The vampire genre has always been pretty gay, drawing parallels to homosexuality with its intense man-on-man eating (seen here in The Lost Boys), secrecy and self-hatred (seen here in The Lost Boys), and post-1980 comparisons to the HIV/AIDS  crisis, passed on through blood, just like vampires (see: The Lost Boys).

"I have so much to show you, Michael..." Never trust anyone with a peroxide blonde mullet.

3. Rope (1948)

Alfred Hitchcock’s notorious attempt at a eighty-minute continuously-shot movie, tied together with a few suave editing tricks (which surely tricked the crowds of the late ‘40s) is so entertainingly, blaringly gay you can’t help but wonder if it was intentional. Taking into account the casting of two closeted Hollywood actors and the rumors of Hitchcock’s own sexuality, anything is possible.

The film opens in a Manhattan loft, where two men… do something sinful, in the dark, with the blinds closed. John Dall, one of the two, is more suave and accepting of it, lighting a cigarette after the deed is done and wanting to open the blinds. The other man, Farley Granger, is much more terrified, disgusted by this act they’ve committed together and wanting to die. What they’ve actually done is kill a man, but with lines like “Don’t open the curtains yet; let’s just stay this way for a minute,” and moments like the killers removing each others’ rubber gloves – you decide.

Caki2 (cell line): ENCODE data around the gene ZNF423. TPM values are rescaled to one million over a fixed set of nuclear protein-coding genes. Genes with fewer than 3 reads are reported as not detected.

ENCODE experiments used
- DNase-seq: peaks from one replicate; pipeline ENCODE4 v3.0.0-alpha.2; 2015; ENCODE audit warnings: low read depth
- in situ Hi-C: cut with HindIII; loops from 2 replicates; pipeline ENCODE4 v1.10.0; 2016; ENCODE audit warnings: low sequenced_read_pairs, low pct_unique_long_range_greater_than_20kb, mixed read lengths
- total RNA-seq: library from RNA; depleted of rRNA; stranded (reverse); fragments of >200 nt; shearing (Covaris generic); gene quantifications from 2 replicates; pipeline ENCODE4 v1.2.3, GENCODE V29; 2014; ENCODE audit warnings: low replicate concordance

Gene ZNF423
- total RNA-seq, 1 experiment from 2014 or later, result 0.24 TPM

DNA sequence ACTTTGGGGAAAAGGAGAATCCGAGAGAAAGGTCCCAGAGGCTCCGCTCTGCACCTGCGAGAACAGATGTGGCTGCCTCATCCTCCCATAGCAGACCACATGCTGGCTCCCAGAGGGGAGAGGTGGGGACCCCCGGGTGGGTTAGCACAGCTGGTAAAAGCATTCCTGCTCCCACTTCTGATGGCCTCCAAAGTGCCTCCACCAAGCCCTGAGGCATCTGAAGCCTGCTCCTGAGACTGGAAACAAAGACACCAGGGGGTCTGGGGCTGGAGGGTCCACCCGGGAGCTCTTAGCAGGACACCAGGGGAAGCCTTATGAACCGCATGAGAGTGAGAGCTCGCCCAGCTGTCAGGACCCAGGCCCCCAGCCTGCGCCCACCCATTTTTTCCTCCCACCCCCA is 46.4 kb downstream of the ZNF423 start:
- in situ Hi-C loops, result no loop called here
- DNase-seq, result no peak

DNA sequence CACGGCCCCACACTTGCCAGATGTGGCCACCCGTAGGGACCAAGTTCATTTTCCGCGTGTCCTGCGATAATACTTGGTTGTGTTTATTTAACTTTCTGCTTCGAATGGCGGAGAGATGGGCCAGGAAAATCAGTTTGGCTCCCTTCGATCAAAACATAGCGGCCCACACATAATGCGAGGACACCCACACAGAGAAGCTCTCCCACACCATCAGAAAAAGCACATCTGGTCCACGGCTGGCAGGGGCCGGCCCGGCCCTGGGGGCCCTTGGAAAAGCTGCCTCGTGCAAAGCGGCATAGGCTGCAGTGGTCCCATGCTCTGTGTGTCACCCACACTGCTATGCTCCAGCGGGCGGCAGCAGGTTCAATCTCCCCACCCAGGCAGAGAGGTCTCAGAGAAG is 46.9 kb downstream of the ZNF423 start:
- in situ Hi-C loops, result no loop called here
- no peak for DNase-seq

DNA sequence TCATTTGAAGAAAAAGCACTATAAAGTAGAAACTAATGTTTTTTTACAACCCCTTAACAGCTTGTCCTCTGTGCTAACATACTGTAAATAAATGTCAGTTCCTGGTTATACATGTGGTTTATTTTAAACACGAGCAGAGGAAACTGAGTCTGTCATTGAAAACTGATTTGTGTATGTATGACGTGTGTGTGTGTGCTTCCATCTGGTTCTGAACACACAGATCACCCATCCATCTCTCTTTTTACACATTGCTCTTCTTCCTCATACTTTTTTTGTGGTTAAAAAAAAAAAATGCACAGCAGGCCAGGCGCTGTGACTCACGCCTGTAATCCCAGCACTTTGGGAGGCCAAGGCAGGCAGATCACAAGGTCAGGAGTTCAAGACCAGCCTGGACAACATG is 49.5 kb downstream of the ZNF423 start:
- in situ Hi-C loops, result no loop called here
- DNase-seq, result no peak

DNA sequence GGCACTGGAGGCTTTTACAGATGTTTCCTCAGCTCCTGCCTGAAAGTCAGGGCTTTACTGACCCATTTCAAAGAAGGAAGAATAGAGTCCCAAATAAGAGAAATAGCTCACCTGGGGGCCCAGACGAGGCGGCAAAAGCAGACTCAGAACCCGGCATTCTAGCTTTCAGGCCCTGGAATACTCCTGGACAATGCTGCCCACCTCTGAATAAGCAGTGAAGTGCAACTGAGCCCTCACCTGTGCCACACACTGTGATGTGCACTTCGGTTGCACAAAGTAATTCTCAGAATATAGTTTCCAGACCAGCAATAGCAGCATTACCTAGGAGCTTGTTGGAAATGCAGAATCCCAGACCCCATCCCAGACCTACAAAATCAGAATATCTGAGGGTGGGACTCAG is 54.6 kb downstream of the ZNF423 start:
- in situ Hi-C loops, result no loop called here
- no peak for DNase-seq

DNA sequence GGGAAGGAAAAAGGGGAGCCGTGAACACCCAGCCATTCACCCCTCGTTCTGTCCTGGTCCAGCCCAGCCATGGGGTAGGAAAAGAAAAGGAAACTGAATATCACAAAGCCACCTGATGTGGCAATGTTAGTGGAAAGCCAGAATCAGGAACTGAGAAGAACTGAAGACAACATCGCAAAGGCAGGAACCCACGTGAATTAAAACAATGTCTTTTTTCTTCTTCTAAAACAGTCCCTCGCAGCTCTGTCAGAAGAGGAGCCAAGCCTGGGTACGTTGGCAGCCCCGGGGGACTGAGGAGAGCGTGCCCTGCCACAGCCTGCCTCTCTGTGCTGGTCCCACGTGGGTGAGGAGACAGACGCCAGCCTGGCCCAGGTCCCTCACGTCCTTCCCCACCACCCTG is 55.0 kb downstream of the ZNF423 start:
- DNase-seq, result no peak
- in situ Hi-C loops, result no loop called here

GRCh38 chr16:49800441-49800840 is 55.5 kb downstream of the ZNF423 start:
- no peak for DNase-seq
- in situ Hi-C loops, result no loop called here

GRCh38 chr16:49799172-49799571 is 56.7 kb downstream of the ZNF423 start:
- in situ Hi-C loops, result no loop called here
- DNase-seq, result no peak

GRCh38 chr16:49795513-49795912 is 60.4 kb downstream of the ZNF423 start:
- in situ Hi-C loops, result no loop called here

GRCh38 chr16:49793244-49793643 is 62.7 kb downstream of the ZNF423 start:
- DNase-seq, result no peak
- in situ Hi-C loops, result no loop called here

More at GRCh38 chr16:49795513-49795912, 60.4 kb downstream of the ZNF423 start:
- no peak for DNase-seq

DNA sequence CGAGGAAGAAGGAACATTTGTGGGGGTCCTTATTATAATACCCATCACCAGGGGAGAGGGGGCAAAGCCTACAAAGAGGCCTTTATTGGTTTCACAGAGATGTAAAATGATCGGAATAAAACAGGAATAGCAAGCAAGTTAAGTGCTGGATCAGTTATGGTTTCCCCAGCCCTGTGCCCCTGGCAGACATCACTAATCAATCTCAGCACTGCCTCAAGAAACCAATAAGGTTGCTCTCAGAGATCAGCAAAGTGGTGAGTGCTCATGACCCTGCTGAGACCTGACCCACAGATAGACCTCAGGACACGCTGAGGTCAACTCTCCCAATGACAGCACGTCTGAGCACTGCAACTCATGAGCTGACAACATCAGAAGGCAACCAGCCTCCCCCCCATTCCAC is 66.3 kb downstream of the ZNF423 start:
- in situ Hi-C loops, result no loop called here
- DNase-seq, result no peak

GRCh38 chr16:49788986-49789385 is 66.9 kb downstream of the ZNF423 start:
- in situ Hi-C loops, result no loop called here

The movie amps up when the two guys have a dinner party with several guests, trying to keep their secret quiet and acting like nothing is wrong. It’s up to old Jimmy Stewart, their professor from their boarding school days (gay!), to figure out what’s really going on between these two men. A thrill.

"I can't believe you didn't choose orchids for the centre-spread!"

More ‘mo fun to look for:

Jeepers Creepers (2001), in which a mythical man-hungry beast stalks and eats a teenage Justin Long. Written and directed by shady gay filmmaker Victor Salva

Interview with the Vampire (1994), in which Brad Pitt, Antonio Banderas, and Tom Cruise (of course) battle for Most Theatrical Queeny Performance while sucking each others’ necks, wearing corsets and crying

Fright Night (1985), another eighties (and another vampire) entry, in which a guy who can’t have sex with his girlfriend because he’s too distracted by the charming man next door and this neighbour’s creepy, unexplained male “roommate”.

Scream (1996) – there’s always been a thing between Skeet Ulrich & Matthew Lillard. (Ever notice how Stu screams “yeah baby, get it up!” when inviting Billy to knife him? – Hud)

Ross Tipograph is a film buff and Emerson College screenwriting major. When he’s not reviewing movies, he’s writing about Halloween costumes.


So there you have it Voorheesians, vampires are gay, Hitchcock might’ve swung wider than a pendulum and, well we all knew Elm Street 2 was one big pride parade, didn’t we?